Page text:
Between Fultz, Dario Saric, Robert Covington, Zhaire Smith, the Heat’s 2021 first-rounder and Philadelphia’s own picks, the 76ers could have assembled a better package than the Raptors sent the Spurs for Leonard. Maybe the 76ers wouldn’t have. But it would have been worth at least exploring.

It seems San Antonio placed too much on remaining competitive, which led to a deal revolving around DeMar DeRozan. There’s nothing wrong with that strategy per se, but it gets more difficult to defend when the Spurs got so little. In this Western Conference, they could slip out of the playoffs, even with DeRozan and Jakob Poeltl. A long-term approach should have at least been considered.

To be fair, I’d also caution against taking this report at face value with no skepticism. Today, 28 teams – especially those, like Philadelphia, linked to Leonard – are trying to explain why they didn’t get the star. This could easily be the 76ers’ spin and not an accurate reflection of the Spurs’ stance.

But Lowe is a great reporter, and I tend to trust this – which raises red flags about San Antonio.

NBA players bothered by Raptors trading DeMar DeRozan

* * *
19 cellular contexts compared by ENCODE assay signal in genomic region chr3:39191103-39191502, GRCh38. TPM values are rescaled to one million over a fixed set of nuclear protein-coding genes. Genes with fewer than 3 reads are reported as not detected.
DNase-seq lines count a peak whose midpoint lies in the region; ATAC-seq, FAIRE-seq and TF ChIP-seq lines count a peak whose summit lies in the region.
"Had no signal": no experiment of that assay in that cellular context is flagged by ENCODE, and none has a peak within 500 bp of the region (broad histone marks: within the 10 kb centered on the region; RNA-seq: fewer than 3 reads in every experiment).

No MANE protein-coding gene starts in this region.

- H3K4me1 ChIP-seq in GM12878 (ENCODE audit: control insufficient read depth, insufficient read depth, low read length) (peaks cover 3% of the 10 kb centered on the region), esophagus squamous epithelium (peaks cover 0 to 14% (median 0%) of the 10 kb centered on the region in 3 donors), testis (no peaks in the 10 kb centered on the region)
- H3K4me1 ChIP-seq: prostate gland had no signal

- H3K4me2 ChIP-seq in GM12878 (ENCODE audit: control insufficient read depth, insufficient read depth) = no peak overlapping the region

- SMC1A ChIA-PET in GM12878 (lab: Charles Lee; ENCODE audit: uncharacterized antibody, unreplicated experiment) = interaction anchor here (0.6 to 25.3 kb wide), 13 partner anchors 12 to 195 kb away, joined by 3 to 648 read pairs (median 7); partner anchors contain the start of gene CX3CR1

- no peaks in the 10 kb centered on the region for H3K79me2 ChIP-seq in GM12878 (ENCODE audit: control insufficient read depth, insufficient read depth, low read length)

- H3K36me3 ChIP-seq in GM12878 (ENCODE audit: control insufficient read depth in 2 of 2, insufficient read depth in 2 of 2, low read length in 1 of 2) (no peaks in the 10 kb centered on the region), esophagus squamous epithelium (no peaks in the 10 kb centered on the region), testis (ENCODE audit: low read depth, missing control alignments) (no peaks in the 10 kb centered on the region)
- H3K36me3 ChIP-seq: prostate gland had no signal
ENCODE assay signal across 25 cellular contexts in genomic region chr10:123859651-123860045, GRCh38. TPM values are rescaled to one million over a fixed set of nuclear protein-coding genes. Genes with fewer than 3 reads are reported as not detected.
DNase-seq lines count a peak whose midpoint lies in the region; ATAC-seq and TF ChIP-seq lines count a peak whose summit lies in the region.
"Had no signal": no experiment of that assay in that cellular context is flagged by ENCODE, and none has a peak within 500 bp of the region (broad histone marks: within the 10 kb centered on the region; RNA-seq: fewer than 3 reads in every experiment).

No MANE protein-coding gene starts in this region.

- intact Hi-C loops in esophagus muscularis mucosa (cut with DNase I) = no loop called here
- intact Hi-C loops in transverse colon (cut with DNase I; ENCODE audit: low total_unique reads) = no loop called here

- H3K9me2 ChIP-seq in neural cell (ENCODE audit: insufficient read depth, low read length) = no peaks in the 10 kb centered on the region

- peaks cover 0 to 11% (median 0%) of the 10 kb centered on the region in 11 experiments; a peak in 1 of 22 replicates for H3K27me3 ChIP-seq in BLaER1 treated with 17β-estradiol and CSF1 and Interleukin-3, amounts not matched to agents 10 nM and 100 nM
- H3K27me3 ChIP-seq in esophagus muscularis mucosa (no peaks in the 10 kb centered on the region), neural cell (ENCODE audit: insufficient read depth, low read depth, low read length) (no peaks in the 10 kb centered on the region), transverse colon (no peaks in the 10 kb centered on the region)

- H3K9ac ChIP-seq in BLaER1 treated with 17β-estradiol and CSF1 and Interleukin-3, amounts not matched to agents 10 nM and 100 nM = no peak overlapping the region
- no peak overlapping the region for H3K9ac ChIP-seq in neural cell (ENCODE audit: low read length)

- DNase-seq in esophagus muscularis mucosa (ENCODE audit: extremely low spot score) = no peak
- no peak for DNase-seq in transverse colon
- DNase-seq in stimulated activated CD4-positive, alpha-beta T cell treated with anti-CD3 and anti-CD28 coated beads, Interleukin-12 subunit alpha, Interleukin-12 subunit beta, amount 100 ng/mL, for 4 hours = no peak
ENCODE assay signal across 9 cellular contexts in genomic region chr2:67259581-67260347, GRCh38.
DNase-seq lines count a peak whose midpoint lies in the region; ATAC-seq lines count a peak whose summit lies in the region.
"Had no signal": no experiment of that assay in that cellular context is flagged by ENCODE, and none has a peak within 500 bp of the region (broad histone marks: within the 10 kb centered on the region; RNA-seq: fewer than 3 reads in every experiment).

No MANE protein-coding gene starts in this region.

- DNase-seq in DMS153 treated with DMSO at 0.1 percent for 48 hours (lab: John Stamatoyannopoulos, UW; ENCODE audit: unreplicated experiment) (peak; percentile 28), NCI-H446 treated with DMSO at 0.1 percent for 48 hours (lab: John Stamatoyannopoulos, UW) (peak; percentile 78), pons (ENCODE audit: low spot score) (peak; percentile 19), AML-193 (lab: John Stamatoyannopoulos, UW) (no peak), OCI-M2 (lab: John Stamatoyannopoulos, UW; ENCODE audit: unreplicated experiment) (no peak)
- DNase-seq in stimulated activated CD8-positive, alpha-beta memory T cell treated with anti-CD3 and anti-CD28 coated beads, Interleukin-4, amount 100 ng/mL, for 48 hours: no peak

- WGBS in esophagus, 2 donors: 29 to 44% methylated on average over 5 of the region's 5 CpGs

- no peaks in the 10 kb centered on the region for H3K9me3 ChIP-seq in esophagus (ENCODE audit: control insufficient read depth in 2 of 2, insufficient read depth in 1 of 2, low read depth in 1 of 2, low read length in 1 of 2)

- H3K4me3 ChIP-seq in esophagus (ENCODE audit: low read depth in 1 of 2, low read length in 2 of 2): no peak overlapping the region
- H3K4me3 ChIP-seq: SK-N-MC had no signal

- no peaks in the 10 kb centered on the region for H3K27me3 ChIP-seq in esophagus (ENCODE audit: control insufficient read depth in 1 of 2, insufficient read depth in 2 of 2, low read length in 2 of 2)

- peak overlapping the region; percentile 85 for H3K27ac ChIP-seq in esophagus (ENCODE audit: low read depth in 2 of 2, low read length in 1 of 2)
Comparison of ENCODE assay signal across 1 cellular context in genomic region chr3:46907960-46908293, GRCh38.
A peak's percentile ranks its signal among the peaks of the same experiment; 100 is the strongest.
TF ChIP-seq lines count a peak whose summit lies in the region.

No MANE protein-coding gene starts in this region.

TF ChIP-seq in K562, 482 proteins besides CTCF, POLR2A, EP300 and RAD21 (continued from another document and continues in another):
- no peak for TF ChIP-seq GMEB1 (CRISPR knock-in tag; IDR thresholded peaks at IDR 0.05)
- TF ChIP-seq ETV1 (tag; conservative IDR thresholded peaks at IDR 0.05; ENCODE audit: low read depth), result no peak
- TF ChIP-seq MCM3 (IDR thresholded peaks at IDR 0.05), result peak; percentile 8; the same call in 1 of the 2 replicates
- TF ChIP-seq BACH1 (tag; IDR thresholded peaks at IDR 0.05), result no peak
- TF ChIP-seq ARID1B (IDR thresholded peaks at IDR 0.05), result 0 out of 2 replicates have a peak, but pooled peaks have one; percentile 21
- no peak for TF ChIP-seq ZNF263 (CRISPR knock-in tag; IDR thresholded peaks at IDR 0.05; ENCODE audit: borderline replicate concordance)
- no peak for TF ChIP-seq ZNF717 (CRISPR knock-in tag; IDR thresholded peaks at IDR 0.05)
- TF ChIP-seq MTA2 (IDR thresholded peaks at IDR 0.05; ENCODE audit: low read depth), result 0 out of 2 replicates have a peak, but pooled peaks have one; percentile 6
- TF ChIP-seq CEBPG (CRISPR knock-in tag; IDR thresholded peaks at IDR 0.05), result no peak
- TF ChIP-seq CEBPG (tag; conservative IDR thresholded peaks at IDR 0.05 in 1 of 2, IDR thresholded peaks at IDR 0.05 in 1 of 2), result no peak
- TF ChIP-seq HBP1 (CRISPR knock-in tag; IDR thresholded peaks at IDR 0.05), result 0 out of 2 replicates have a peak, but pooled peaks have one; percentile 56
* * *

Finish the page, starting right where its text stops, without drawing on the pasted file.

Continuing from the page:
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DeMar DeRozan is clearly upset with the Raptors for trading him (for Kawhi Leonard).

Is DeRozan’s frustration justified?

To a certain extent, he’s entitled to feel however he wants. I would never tell him his reaction is “wrong.”

But that’s not the same as endorsing his outlook. Should we rally behind him and hold Toronto accountable for mistreating him? Answering that question relies on so much hearsay, I’m not sure it’s possible to answer fairly.

In what I find a telling illustration of the situation, ESPN has updated its story on the trade multiple times today. In an early version:

Sources close to DeRozan told ESPN’s Chris Haynes that DeRozan met with Toronto brass in Las Vegas during summer league and was told he would not be traded.

That got changed to:

Sources close to DeRozan told ESPN’s Chris Haynes that DeRozan met with Toronto officials in Las Vegas during summer league and believed that he would not be traded.

That’s a subtle, but meaningful, distinction.

Did the Raptors tell DeRozan he wouldn’t be traded? Different people involved in the conversation would probably give different answers.

Did DeRozan take away that Toronto wouldn’t trade him? It seems so, and maybe it’s because team officials told him that directly. But it’s also possible he misinterpreted team officials. Not that he’s willing to grant that possibility.